LONDON (Reuters) - Activity in Britain’s construction sector expanded at the fastest rate in nine months in December, boosted by more house building, but sterling’s weakness drove the biggest rise in costs in over five years, an industry survey showed on Wednesday.
The Markit/CIPS purchasing managers’ index (PMI) rose to 54.2 in December, its strongest since March and well ahead of expectations in a Reuters poll for it to hold steady at November’s reading of 52.8.
Coupled with Tuesday’s strong manufacturing PMI, the figures offer signs that Britain’s economy maintained momentum through the end of 2016, though the picture will become clearer once data for the far larger services sector appear on Thursday.
But the figures also highlight the challenge Britain will face this year from sterling’s plunge after the June vote to leave the European Union, which has pushed up business and household costs.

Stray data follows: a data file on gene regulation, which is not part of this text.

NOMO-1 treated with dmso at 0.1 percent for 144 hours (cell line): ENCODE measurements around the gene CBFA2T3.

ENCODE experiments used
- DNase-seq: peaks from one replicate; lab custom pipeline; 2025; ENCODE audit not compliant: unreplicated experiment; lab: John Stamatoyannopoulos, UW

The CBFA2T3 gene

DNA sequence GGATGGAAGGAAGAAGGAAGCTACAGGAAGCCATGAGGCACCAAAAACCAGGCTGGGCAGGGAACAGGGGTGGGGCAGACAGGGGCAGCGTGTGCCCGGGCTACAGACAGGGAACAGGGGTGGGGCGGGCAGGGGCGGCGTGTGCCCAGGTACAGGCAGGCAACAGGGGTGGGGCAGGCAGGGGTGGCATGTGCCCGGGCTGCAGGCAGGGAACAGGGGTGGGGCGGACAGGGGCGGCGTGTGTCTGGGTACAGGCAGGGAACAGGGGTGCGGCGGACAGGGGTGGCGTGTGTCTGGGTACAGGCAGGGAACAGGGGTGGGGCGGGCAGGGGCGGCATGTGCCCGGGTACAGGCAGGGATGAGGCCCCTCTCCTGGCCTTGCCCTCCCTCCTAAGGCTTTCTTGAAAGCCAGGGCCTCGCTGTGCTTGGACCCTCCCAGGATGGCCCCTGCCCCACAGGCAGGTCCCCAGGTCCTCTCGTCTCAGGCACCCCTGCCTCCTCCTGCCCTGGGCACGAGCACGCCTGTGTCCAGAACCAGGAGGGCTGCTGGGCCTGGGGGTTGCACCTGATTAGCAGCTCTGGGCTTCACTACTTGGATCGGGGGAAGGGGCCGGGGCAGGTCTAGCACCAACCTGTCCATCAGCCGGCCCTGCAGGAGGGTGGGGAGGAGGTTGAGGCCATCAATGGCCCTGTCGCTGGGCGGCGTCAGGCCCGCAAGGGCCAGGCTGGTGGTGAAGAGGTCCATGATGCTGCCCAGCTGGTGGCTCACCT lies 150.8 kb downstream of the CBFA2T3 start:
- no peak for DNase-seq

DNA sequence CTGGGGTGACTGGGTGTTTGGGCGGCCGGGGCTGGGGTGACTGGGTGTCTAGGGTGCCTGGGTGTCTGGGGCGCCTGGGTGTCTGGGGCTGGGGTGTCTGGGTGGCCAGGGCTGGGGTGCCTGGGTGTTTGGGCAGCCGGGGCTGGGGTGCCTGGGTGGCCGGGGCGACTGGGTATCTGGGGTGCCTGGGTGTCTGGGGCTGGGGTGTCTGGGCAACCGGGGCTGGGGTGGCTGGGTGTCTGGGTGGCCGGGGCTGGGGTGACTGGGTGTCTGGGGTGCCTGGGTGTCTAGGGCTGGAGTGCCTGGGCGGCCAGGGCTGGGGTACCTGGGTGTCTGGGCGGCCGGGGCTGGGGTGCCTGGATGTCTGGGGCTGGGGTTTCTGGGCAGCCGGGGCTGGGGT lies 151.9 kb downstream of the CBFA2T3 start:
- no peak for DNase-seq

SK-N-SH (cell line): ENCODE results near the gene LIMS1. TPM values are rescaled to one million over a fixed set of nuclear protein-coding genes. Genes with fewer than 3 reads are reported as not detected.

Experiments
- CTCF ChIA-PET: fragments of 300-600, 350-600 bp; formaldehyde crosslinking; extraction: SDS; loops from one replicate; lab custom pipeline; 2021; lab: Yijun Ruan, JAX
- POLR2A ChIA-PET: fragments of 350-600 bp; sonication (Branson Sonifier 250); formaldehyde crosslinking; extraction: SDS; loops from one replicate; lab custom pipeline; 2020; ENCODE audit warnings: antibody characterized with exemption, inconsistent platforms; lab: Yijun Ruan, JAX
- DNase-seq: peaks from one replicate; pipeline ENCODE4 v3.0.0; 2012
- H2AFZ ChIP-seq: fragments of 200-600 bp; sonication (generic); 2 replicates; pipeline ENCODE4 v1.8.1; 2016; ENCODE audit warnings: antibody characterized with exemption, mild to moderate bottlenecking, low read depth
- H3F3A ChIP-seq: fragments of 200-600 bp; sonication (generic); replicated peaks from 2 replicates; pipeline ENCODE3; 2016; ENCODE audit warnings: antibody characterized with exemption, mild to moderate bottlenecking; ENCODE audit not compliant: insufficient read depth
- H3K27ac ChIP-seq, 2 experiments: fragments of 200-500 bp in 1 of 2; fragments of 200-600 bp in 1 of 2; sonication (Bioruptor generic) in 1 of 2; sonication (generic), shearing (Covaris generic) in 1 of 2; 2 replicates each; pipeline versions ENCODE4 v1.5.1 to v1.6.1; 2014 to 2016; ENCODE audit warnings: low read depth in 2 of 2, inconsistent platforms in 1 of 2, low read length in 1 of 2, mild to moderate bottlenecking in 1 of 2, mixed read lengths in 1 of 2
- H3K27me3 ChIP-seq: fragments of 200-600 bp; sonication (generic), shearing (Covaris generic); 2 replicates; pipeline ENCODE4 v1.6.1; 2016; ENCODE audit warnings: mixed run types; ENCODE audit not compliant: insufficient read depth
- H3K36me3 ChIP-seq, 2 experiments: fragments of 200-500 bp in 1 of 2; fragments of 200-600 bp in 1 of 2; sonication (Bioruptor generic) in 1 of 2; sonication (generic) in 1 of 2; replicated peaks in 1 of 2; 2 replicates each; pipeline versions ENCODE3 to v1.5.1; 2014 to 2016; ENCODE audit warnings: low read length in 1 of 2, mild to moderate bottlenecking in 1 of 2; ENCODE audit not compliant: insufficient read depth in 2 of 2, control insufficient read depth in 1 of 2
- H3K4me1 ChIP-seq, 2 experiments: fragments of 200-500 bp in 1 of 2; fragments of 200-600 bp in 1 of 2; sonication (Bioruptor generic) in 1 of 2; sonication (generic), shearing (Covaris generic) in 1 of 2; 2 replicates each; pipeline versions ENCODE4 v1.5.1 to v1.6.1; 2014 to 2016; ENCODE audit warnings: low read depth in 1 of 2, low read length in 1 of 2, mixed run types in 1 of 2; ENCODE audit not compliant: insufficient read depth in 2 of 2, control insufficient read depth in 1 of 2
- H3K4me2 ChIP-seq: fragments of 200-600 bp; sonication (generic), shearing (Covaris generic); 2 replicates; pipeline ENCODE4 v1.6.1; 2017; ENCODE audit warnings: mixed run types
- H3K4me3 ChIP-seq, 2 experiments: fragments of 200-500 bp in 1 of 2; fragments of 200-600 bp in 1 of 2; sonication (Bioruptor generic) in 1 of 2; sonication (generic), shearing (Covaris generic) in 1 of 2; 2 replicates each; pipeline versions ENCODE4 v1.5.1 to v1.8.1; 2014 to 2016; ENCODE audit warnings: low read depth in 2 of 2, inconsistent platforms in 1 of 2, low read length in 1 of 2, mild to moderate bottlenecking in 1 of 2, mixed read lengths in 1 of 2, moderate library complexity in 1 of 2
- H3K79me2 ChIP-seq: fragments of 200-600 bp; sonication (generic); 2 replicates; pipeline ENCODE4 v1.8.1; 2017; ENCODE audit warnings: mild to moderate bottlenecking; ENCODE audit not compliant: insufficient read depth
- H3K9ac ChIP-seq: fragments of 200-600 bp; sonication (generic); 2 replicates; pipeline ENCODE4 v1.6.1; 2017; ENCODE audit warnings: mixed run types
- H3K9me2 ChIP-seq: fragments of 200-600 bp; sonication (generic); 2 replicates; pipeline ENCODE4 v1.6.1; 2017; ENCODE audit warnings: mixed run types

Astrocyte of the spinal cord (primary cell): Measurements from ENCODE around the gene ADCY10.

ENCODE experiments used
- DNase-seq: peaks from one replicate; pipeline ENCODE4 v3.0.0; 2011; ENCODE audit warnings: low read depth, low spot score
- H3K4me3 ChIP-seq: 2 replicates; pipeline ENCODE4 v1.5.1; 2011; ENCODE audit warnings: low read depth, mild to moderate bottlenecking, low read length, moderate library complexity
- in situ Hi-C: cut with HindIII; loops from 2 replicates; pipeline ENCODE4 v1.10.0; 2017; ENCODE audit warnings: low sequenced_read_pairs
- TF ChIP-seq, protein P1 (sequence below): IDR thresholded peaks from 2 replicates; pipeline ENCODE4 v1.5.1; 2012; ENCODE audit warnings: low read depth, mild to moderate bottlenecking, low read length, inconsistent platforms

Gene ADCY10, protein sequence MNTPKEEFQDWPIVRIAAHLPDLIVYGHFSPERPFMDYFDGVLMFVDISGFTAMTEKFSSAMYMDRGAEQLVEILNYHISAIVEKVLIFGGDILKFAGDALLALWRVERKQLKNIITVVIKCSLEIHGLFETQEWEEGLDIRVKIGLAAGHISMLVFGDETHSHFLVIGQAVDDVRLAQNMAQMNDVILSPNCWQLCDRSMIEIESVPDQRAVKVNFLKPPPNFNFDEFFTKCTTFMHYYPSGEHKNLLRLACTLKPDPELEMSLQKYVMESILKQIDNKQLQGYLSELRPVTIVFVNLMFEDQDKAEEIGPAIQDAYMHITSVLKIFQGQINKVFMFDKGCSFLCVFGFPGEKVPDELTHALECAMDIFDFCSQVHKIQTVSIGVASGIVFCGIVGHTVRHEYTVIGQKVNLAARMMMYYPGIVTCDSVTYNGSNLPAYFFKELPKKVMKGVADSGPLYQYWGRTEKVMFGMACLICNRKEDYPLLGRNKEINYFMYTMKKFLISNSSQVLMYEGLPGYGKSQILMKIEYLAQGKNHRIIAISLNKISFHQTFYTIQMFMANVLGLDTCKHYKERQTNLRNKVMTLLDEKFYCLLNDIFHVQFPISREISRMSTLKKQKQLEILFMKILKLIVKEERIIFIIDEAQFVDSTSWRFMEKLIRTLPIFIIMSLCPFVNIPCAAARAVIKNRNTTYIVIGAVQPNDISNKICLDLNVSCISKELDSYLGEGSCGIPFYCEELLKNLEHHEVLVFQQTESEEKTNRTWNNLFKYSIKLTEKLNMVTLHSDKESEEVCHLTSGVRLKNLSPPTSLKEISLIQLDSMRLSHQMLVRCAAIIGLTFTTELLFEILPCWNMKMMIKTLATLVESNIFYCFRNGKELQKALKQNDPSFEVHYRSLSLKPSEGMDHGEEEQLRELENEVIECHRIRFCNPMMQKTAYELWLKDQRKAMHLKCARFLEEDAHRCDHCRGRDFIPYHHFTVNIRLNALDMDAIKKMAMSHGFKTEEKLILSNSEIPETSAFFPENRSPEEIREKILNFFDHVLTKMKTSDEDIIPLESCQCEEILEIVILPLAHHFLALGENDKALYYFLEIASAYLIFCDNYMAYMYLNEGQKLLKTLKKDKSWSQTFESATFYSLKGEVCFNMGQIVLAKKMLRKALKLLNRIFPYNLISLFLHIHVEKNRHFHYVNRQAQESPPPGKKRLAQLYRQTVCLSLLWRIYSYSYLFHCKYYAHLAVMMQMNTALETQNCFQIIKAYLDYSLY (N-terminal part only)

Markit said building costs rose last month at a rate not seen since April 2011, and that companies reported shortages of materials, possibly because of extra demand as they stocked up to beat further price increases.
“UK construction companies noted that the weaker sterling exchange rate had resulted in higher costs for a wide range of imported materials,” survey author Tim Moore wrote.
Britain looks to have been one of the strongest-performing advanced economies last year, but most economists predict a slowdown in growth to 1.1 percent this year from double that in 2016 as inflation climbs.
House building accelerated in December, growing at the fastest rate since January, and may get extra momentum if government plans announced on Monday to build 200,000 new rural homes overcome local planning restrictions.
Civil engineering staged its biggest pick-up in growth in nearly two years, Markit said, but demand for commercial projects such as factories and shops remained lacklustre.
This reflected “an ongoing drag from subdued investment spending and heightened economic uncertainty,” Moore said.
The Bank of England has identified weaker business investment - caused by uncertainty about the terms on which Britain will leave the EU - as one of the main channels through
which growth will weaken this year.
The latest official figures show that British construction output shrank by 0.6 percent in the three months to October, slightly less of a decline than in the previous three month